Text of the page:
Liquidity Drain

Liquidity Drain

We have another Fed policy meeting on Wednesday and then the April jobs report on Friday so next week is poised for some fireworks. The Fed will raise 25bps and then probably tease another 25bps for June as the economic data shows consumer spending, inflation and wages are high enough to continue their hawkish policies.

The risk to the banking system is that another 50bps by summertime has the potential to further drain deposits and weaken bank balance sheets. The earnings reports from the banks have shown some deposits moving among institutions but no clear winner which means that cash is going into money market funds and Treasury bills that now yield 5%. Banks do not have enough interest income from their loan portfolios to pay depositors a competitive rate if T-bills yield over 5% so this headwind will keep pressure on the banking sector.

And don’t forget about the Fed’s balance sheet that I have in the chart below. As you can see on the right side of the chart, the Fed ADDED to their portfolio in the wake of several regional banks going out of business. And this liquidity injection is temporary according to Powell so the remainder of the $400B added should come off the books in the coming weeks. I expect this will be something addressed at the Powell presser Wednesday afternoon.

Assets on the Fed Balance Sheet

The Stock Market

First Republic Bank

First Republic Bank was down 64% on Friday in a warning that stockholders will be wiped out as the Wall Street Journal is reporting suitors are lining up to buy the bank. Perhaps, they will keep the bank out of restructuring or maybe they will buy the stock for pennies but this bank was fine until the Fed pulled the pin on fighting inflation. Another example that stocks can go to zero and in this case rising interest rates was the main culprit.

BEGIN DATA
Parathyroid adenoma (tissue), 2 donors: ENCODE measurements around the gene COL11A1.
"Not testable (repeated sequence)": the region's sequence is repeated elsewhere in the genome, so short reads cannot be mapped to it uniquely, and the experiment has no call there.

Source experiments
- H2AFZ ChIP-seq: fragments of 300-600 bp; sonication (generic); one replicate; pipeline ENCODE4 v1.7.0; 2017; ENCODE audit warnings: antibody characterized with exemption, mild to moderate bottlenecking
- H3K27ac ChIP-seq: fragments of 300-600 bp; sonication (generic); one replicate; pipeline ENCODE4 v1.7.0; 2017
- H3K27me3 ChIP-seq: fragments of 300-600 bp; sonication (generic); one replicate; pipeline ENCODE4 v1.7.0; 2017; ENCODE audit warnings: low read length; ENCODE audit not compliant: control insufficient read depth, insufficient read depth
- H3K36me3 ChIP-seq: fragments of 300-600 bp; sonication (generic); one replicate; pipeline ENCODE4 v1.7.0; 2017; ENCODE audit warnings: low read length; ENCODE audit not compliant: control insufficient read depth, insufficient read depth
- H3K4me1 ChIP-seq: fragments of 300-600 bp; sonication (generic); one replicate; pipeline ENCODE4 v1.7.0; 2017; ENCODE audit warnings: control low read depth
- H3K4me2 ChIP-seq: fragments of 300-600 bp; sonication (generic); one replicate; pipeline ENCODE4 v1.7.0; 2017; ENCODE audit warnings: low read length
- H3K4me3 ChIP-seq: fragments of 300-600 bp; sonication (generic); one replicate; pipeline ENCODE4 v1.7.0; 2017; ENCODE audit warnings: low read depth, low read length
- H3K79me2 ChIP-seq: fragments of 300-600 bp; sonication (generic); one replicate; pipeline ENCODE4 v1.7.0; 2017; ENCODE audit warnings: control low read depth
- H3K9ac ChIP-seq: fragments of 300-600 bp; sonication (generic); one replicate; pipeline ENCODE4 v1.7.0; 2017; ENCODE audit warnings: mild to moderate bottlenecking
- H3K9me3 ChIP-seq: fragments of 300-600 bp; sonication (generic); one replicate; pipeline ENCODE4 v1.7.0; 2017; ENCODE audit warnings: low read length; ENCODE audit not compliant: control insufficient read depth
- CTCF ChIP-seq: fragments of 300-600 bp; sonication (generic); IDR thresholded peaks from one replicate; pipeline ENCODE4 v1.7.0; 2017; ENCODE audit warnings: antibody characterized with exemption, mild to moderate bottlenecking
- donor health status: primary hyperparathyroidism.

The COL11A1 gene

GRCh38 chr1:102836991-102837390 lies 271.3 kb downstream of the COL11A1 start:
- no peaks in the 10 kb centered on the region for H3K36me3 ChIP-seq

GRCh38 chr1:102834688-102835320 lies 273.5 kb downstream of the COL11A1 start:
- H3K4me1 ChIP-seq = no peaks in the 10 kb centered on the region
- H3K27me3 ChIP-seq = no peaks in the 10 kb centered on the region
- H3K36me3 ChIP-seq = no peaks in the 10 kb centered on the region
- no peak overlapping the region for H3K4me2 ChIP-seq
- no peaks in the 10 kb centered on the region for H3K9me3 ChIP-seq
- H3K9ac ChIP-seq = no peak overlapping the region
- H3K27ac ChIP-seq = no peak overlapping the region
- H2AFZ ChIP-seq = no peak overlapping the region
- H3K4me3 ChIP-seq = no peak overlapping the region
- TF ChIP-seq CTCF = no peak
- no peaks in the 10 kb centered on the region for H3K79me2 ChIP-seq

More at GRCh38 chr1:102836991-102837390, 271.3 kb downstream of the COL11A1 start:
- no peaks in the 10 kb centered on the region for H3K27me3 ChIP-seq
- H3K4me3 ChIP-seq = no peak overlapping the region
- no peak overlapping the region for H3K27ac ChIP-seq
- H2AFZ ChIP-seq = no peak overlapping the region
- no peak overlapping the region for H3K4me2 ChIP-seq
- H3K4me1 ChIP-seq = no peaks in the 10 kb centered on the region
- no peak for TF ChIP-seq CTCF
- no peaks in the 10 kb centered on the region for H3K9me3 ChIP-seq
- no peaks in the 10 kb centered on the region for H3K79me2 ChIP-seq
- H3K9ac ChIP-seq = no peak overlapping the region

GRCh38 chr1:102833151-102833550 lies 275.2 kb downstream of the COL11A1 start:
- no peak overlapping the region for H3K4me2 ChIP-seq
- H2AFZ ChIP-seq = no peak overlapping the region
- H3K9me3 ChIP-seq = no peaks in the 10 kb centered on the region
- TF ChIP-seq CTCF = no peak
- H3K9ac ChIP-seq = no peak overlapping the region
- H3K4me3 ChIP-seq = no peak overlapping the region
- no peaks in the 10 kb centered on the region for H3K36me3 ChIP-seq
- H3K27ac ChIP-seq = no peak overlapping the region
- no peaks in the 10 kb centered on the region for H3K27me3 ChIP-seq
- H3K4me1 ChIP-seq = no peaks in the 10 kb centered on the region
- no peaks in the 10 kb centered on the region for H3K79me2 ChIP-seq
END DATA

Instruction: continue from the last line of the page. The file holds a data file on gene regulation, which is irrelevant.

The recent performance by the S&P 500 is being held up by a handful of stocks as roughly half of this year’s performance is owed to Microsoft, Amazon, Google, Meta, Nividia and Salesforce. This means most of the stock market is stagnant and leadership is narrow so if these leaders fail then down we go.

S&P 500 ETF

On close examination of the chart above, the Friday close is hovering below the $418 level which has been a level of strong resistance for over a year. If there is a breakout of this level then we could get a strong rally going over the summer months. On the downside, we need a break of $380 to get the bear market going again so we remain in a range of $380/$418 until further notice. Perhaps this coming week will give the market a catalyst to break this range.

Economic Data

Contributions to GDP
  • The U.S. economy grew at a 1.1% annual rate last quarter, a significant slowdown from 2.6% in the fourth quarter, the Commerce Department said. Consumers propped up growth with a surge of buying early in the year, while businesses pulled back sharply, drawing down inventories, cutting equipment purchases and reducing housing investment. (WSJ)
  • The Q1 Employment Cost Index saw private sector wages and salaries up by 5.1% compared to last year showing the Fed can justify further rate increases.
  • The S&P CoreLogic home price index in February rose 2.1% y/o/y which is the slowest pace since 2012. 
  • Pending home sales in March fell 5.2%from February as limited inventory curtails activity.
  • Taiwan’s economy contracted by 3% in Q1 and warns of a slowdown in semiconductors and technology.
  • A separate report from the Conference Board showed consumer confidence fell in March. Americans’ assessment of current business and labor market conditions improved, the business group said. But an index tracking expectations for the coming months dropped, dragging the overall measure down and signaling a looming recession.
Paul J. McCarthy III

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Paul J McCarthy III CFA

President, Kisco Capital

Paul McCarthy

Mr. McCarthy is the President and founder of Kisco Capital.